Judicial center needs space But project needs money
The Newton County Judicial Center is short on space for employees and the public, but the county is short on money needed to expand the building.
The Newton County Board of Commissioners discussed options at its strategic planning retreat Friday, but it’s unclear when the county will be able to afford an expansion, as commissioners previously said they would not bond out any projects placed on the 2011 SPLOST (Special Purpose Local Option Sales Tax).
A judicial center expansion got $7 million in the 2011 SPLOST, but the money is collected over a 6-year period, meaning
most projects won’t be started until they have a substantial amount of money in their accounts.
However, the county’s judges are concerned about space limitations, specifically in the case of the current courtrooms’ limited public seating. A federal suit is pending against judges, baliffs and the sheriff in the Cordele Judicial Circuit, because they have, at times, prevented people from entering courtrooms due to space concerns. Public access to criminal cases is a Constitutional right.
A planned expansion in Newton County will allow the county to convert the current jury impaneling room, which is much larger and can seat 144 people, according to Superior Court Judge Samuel D. Ozburn, into a courtroom and build another jury impaneling room elsewhere. By having one large courtroom, the county will be able to meet the need of a criminal case with significant public interest or that involves many family members and friends.
The cost of the building has been revised over time, as county officials pushed for lower and lower costs. A previous floor plan was estimated to cost $9.8 million, but in December commissioners asked for a design that would drop costs to the $7 million SPLOST budget.
That $7 million budget has been met, but doesn’t include any furniture or equipment costs, estimated to be $400,000 by the architecture firm, and does not have a contingency, which is recommended at $300,000. The reduced cost was achieved mainly by reducing the size of the expansion, deleting one elevator and not making changes to the juvenile courtroom.
County Manager John Middleton said the county has collected $2.6 million toward the judicial center expansion to date, and sales tax revenues are coming in faster than expected. Original projections estimated a collection of $1.16 million per year for the judicial center, but $1.38 million was collected in fiscal year 2012, the first year of the SPLOST, and collections are trending higher in FY2013.
However, even if the county were to move money from other projects that aren’t needed immediately and won’t be started for years, like the agricultural center, the Historic Jail renovation and recreation projects, it still would be well short of the needed $7 million. The $5 million sitting in the bank from the 2005 SPLOST for the civic center project could only be used for debt service.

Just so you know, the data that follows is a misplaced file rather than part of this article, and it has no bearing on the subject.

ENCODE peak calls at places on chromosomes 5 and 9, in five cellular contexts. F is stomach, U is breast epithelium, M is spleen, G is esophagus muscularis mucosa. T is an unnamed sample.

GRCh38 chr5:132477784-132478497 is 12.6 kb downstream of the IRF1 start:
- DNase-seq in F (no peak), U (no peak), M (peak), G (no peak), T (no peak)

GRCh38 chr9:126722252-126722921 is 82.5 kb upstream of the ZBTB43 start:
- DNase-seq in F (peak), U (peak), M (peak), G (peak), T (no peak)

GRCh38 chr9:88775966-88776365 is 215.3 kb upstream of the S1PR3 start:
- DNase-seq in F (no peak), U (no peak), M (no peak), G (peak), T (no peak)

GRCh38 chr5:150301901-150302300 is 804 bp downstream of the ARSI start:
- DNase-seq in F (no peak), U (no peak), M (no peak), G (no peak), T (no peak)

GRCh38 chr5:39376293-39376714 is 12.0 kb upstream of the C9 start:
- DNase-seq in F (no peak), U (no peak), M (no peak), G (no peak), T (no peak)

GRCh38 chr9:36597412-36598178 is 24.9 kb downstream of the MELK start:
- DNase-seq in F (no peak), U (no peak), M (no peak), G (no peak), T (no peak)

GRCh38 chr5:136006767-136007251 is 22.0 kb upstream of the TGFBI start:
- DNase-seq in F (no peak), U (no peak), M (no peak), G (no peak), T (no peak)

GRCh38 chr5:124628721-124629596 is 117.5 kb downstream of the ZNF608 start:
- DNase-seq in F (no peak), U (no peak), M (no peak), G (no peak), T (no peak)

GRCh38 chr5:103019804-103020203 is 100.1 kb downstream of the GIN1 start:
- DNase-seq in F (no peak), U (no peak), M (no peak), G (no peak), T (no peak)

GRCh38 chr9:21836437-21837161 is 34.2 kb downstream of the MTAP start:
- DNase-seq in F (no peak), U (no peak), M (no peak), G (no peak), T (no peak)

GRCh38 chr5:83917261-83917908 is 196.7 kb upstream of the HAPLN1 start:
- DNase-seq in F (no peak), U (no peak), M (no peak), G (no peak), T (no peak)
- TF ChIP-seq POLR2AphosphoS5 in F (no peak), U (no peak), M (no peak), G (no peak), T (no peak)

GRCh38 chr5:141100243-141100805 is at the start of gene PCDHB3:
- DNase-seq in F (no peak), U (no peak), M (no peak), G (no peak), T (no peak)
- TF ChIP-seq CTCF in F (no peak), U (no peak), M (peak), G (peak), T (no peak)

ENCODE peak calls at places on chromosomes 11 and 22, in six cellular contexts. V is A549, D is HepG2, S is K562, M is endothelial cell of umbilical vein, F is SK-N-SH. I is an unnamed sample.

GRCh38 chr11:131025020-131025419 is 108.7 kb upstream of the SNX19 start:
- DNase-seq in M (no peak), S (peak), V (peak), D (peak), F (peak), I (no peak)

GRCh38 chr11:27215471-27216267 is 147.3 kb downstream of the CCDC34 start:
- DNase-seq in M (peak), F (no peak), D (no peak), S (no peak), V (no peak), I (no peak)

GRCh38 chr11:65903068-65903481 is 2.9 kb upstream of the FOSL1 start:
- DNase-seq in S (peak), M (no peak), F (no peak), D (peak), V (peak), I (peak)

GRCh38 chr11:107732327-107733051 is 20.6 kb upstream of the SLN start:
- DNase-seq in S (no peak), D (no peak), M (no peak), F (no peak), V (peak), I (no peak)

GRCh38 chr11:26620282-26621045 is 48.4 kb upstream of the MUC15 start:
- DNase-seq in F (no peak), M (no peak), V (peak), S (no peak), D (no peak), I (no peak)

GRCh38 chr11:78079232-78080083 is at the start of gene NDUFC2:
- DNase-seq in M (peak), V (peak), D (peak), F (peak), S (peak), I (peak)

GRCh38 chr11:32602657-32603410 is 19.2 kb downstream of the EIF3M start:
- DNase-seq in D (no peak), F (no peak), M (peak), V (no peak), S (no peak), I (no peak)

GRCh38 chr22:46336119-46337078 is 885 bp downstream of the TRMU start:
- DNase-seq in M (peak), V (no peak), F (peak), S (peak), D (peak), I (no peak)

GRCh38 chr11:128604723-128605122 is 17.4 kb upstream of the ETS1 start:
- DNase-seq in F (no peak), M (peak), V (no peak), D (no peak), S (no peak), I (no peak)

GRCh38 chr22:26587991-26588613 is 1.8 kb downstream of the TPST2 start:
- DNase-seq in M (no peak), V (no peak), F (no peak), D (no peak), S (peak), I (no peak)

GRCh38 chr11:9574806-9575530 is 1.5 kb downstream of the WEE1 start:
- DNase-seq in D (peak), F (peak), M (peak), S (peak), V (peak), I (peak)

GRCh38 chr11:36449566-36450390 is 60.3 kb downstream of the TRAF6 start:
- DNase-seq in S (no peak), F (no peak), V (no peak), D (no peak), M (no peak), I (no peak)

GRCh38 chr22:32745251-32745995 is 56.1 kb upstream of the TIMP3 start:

The other issue is the additional maintenance and operating costs that will be created by an expansion. In a follow-up interview, Judge Ozburn said no additional Superior Court staff would be required by the expansion, but he said other offices, like the District Attorney’s office, are already understaffed.
Middleton said the cost of paying interest on any debt taken out to pay for an expansion could possibly be offset by cheaper construction costs, given a still-recovering economy.
Commissioner Nancy Schulz. who voted on the 2011 SPLOST, said she wasn’t willing to bond out the project. Commissioner J.C. Henderson said if one project is bonded out, all projects should be bonded out, including recreation projects for his district, which were specifically requested by his constituents.
Commissioner Levie Maddox expressed concern that the planned expansion would do nothing to alleviate the space concerns of the District Attorney’s office. The Superior Court clerk’s office would also not see any changes. However, the expansion would create a shell building on the third floor, which would eventually be built out for additional offices.
Another issue is simply the limited number of courtrooms to hear cases. Based on recent trends, Judge Ozburn told The News there are about 1,900-2,000 non-jury civil cases and more than 5,700 non-jury criminal cases each year. As far as jury trials, there were around 75-100 cases heard during 26 weeks of jury trials in 2012.
The original judicial center opened in 1999, but the circuit — which in- cludes Newton and Walton counties — had only three judges and did not have a dedicated drug, mental health or child support court, Ozburn said, which have been added to try to help citizens and reduce costs by reducing the number of people who are incarcerated and reducing repeat offenders.
No decision was made, but Chairman Keith Ellis said he wanted to try to estimate additional maintenance and operation costs.
Ellis also said he had heard that there were some issues with criminal defendants requesting their constitutional right to a speedy trial and possibly being released; however, Ozburn said the county has not experienced that issue yet. If a speedy trial is requested, it must be held within six months, or two terms of court (there are four terms of court each year).
“We are moving these cases up in line for trial ahead of other cases to avoid the dismissal of charges, but this is causing other, older cases to be delayed,” Ozburn said.
To view existing and proposed floor plans, visit CovNews.com.
Officials plan to convert the Newton County Judicial Center jury impaneling room (top) into a bigger courtroom, unlike the current ones, which are small (above). The conversion would be accompanied by an overall expansion of the judicial center, totalling around $7 million, using SPLOST funds. For floor plans, visit www.covnews.com.